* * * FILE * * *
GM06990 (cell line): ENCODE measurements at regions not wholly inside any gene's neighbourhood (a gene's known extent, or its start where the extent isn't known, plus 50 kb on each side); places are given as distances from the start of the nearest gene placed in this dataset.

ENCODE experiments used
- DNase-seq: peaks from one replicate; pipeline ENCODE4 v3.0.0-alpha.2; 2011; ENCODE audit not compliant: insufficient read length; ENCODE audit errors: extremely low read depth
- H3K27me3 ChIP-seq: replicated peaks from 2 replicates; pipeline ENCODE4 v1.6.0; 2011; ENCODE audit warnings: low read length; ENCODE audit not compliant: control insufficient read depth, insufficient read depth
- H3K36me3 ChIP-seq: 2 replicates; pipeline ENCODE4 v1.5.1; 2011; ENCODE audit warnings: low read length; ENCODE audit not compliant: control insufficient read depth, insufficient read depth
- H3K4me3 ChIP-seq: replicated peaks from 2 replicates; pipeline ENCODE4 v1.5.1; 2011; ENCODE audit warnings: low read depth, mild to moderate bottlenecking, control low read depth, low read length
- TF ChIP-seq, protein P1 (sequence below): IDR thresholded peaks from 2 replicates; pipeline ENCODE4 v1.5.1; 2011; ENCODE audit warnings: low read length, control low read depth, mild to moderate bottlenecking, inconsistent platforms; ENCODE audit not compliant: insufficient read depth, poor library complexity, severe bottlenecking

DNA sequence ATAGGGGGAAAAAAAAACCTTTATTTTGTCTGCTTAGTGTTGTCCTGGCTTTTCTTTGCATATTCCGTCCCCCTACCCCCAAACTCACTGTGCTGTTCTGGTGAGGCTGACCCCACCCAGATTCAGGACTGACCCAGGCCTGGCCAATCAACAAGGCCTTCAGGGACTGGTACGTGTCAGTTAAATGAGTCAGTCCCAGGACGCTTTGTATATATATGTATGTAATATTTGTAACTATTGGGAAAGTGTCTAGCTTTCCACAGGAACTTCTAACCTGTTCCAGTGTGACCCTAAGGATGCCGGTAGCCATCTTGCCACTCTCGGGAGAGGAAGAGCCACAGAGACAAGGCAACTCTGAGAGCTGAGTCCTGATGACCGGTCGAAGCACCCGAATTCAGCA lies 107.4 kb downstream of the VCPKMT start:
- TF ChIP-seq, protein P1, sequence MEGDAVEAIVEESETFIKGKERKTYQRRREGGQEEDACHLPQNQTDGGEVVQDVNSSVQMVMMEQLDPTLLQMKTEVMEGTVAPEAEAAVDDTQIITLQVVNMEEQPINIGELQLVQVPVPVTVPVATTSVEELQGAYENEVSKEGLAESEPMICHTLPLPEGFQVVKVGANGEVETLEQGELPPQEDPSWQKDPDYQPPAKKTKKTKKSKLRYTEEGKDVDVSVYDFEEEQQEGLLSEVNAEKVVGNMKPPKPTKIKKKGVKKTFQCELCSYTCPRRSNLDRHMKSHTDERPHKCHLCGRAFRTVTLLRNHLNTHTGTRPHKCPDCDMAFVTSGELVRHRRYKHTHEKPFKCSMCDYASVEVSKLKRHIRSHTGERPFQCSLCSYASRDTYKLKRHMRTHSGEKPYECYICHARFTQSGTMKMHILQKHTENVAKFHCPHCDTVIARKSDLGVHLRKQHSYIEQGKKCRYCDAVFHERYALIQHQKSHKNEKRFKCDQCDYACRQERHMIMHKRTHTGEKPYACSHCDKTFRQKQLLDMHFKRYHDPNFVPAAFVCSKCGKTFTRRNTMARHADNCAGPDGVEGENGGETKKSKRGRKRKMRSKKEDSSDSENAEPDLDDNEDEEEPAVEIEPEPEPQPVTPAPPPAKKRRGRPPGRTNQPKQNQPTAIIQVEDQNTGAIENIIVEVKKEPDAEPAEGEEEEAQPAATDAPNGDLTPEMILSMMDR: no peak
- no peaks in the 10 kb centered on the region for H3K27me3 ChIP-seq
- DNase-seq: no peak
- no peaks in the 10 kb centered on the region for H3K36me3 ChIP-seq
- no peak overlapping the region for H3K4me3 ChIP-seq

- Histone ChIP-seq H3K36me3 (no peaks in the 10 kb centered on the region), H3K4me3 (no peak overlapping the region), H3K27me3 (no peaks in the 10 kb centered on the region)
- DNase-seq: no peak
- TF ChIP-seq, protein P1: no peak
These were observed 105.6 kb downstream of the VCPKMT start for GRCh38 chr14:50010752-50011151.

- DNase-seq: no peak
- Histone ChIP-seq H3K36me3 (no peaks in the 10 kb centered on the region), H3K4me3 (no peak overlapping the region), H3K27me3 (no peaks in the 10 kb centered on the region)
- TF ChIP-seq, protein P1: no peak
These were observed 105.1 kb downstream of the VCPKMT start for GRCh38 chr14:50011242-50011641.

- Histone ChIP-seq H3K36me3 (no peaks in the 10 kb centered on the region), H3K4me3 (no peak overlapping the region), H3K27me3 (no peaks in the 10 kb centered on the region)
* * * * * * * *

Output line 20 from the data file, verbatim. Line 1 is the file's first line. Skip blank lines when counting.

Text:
- TF ChIP-seq, protein P1: no peak